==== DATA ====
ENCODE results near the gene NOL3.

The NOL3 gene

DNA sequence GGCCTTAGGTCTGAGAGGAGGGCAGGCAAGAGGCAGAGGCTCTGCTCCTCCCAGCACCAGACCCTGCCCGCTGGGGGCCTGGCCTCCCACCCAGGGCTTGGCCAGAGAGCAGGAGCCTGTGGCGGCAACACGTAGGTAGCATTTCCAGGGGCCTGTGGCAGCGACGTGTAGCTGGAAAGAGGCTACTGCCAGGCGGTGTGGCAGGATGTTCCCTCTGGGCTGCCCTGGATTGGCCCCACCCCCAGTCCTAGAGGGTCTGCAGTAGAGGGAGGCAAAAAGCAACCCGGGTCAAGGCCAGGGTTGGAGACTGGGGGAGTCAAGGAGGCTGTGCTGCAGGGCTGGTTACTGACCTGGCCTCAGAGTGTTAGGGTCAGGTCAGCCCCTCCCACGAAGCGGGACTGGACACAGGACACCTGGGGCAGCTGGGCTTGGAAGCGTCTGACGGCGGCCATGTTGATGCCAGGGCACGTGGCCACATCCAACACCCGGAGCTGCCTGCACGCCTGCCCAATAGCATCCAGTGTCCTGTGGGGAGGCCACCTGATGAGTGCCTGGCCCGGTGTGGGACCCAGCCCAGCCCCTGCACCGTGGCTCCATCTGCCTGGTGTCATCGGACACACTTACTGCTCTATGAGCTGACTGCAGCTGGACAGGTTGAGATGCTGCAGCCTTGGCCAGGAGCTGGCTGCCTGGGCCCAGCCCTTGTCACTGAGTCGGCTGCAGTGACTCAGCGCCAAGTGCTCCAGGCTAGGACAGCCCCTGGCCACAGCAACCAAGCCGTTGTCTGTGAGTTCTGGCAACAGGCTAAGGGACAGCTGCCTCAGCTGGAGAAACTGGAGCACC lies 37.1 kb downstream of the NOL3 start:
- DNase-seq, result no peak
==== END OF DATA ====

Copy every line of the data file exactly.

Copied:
ENCODE results near the gene NOL3.

The NOL3 gene

DNA sequence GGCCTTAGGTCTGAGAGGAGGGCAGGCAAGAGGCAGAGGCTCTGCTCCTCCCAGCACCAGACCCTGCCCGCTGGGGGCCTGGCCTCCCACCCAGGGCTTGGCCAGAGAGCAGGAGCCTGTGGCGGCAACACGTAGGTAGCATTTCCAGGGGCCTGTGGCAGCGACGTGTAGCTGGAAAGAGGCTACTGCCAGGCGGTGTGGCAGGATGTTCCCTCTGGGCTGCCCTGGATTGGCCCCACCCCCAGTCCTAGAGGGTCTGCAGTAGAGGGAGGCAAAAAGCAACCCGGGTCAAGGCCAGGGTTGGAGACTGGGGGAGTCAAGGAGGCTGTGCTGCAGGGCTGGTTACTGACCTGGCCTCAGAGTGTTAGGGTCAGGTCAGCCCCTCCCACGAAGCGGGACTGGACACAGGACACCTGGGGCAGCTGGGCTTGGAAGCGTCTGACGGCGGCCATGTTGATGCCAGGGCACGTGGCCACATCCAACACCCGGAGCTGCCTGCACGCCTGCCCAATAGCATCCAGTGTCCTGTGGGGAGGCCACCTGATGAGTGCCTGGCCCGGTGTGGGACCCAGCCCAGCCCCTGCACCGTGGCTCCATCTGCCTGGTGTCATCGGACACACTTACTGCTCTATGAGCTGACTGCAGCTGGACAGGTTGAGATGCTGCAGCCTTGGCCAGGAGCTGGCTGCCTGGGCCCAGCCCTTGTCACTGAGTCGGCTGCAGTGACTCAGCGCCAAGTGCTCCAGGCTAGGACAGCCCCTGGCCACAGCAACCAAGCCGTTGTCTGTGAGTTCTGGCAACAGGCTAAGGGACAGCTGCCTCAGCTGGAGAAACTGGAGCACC lies 37.1 kb downstream of the NOL3 start:
- DNase-seq, result no peak